If the CAW doesn't fold, the company stands to lose little from closing its doors in London and moving those jobs to Muncie -- and many observers wonder if that wasn't the company's plan all along.

"My prediction is that the Canadians are going to lose this and it's because Caterpillar is the kind of company that will pay any price once it starts on this road, not because it's evil but because that's what its strategy is," said Kaboolian.

The CAW says it considers Caterpillar's demands to be aggressive enough to block actual negotiation. "We don't understand what Caterpillar's strategy is -- all we wish is that Caterpillar had never set foot here," said Jim Stanford, an economist at the CAW.

Caterpillar has stayed silent throughout the dispute, directing all media inquiries to a web page which says that the cost of wages and benefits for a unionized EMD supply plant in Illinois -- work that requires less training and traditionally pays less -- is about half that of the London plant, and that the Canadian facility "has antiquated work rules that make the London operation inefficient.”

Some take issue with that explanation, arguing that the changes demanded do not appear to be necessary for the company's survival.

"The larger story is that an extraordinarily profitable company like Caterpillar has determined that a fair standard of living for a semi-skilled manufacturing employee is $24,000 a year," Kaboolian said. "Let's face it -- every time workers lose a fight like this, American business gets a clear message that you can ratchet down the wages a little further."


The workers at the factory are mystified as to why Caterpillar would buy a company with a high-wage plant in Canada, only to lock out the workers less than two years later and suggest that the factory will eventually be shut down. At a recent “solidarity barbecue” held outside the plant, workers interviewed by The Huffington Post tried to put on a brave face. But many expressed fear about their future, even if the plant stays open.

"It would be a huge setback," said Bob Scott, a CAW plant chairman with 23 years at the plant. "I have grandchildren, and I have to say, for us to step back 20 years in wages -- for my children and grandchildren, it's not going to be much of a life."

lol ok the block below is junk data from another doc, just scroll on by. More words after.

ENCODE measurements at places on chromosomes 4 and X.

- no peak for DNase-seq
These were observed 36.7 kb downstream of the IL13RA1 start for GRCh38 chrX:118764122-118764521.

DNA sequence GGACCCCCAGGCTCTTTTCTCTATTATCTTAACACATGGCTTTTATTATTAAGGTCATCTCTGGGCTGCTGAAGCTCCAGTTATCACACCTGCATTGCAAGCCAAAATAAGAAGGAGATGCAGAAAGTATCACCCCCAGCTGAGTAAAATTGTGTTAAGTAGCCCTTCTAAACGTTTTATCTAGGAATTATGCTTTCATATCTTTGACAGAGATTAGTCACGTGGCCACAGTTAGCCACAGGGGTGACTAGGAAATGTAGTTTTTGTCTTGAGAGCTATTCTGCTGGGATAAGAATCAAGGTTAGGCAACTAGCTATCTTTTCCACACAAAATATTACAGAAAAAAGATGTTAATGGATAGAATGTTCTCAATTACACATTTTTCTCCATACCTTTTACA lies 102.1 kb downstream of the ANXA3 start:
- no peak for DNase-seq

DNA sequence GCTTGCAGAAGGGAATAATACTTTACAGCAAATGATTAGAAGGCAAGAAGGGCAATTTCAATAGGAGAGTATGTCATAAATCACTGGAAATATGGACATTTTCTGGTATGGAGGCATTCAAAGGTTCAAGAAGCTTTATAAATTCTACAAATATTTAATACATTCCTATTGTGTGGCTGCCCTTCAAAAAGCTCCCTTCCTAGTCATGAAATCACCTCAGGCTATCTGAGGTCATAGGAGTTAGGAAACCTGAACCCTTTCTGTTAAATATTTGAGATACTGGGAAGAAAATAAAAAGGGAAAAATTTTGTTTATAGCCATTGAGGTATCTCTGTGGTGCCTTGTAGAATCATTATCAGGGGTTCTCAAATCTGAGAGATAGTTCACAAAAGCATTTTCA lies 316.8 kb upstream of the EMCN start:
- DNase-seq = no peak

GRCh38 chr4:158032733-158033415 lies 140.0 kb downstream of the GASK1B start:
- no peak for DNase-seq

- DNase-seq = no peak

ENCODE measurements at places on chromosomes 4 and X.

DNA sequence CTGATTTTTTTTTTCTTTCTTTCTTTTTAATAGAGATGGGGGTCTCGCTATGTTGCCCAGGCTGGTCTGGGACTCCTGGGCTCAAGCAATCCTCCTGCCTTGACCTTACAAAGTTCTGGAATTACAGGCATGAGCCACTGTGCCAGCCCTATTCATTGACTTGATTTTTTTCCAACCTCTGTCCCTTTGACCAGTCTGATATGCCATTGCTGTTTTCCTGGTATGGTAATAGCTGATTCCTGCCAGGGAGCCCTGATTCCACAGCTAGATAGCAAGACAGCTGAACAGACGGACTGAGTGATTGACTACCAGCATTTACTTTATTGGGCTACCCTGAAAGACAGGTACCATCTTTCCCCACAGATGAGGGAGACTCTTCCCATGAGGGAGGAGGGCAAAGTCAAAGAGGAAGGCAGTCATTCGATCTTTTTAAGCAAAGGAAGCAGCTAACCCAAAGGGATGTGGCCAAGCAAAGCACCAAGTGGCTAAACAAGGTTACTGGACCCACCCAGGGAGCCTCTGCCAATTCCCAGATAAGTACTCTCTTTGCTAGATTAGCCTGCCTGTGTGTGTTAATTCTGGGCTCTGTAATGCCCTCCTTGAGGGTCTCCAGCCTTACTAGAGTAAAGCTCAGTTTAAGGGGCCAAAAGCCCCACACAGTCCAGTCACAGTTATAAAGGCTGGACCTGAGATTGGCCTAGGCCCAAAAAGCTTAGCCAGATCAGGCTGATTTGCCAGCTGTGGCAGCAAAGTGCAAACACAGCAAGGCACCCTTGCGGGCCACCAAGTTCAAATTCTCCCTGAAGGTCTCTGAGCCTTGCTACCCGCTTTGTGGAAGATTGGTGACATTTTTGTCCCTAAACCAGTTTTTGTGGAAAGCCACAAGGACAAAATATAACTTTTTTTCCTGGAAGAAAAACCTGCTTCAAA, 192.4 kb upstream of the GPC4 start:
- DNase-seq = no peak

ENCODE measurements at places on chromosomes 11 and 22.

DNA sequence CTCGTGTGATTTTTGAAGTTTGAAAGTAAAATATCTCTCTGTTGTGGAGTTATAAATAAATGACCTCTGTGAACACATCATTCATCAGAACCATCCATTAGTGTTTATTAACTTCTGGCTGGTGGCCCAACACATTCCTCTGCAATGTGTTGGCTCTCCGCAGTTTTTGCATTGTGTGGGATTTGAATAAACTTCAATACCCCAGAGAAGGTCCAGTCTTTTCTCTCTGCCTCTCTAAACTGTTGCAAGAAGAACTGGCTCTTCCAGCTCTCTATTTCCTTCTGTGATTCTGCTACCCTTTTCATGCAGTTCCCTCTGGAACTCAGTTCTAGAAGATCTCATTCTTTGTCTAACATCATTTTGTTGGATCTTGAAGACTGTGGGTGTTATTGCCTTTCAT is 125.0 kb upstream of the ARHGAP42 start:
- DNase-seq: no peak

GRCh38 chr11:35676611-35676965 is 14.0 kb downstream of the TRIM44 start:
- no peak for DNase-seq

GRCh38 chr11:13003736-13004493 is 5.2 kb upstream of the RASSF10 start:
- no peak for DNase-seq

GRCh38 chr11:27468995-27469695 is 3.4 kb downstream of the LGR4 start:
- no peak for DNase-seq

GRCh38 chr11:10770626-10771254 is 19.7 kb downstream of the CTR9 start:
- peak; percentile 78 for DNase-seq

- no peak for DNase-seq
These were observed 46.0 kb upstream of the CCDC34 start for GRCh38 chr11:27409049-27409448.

Ross Seeley, a pipe-fitter who has worked at the plant for 29-and-a-half years, said he is “hopeful," but when asked about how he thinks the dispute will end, his easy smile faded.

“They can kind of do whatever they want to do. I think they’re probably going to close the plant and move it, which is terrible,” said Seeley, whose retirement should be just six months away but remains uncertain as the lockout stretches on. “It leaves you speechless.”

Officials at the CAW charge that Caterpillar opened the plant in Muncie in part to put pressure on the workers in London. They say that the company would lose nothing from a move, but it would leave behind a devastated community. In addition to the 465 jobs that would be lost at the plant itself, an additional 2,000 supply jobs would be lost by extension, according to estimates.

Manufacturers have long employed a strategy of building plants in locations with cheaper wages, like the union-averse southern states or in Mexico. But Indiana is part of the union-strong industrial backbone of America, and some say that the choice to locate a low-wage plant there would set a troubling precedent.

"They didn't go to Mexico, or Tennessee; they didn't need to," Kaboolian said.

In Muncie, where the official unemployment rate is around 10 percent and the unofficial rate hovers near 20, the jobs would be welcomed, even if they came with low wages and slim benefits, according to the city's mayor. Formerly an industrial center, Muncie has lost over 10,000 manufacturing jobs in the past 15 years.

"I sympathize with everything that's going on with the workers in Canada and support their struggles for inequality," said Mayor Dennis Tyler. "But the truth of the matter is that it is the corporations, at the end of the day, that are going to make the decision. And we've got over 4,000 abandoned homes here and people that need to go to work."

Rachel Mendleson contributed reporting.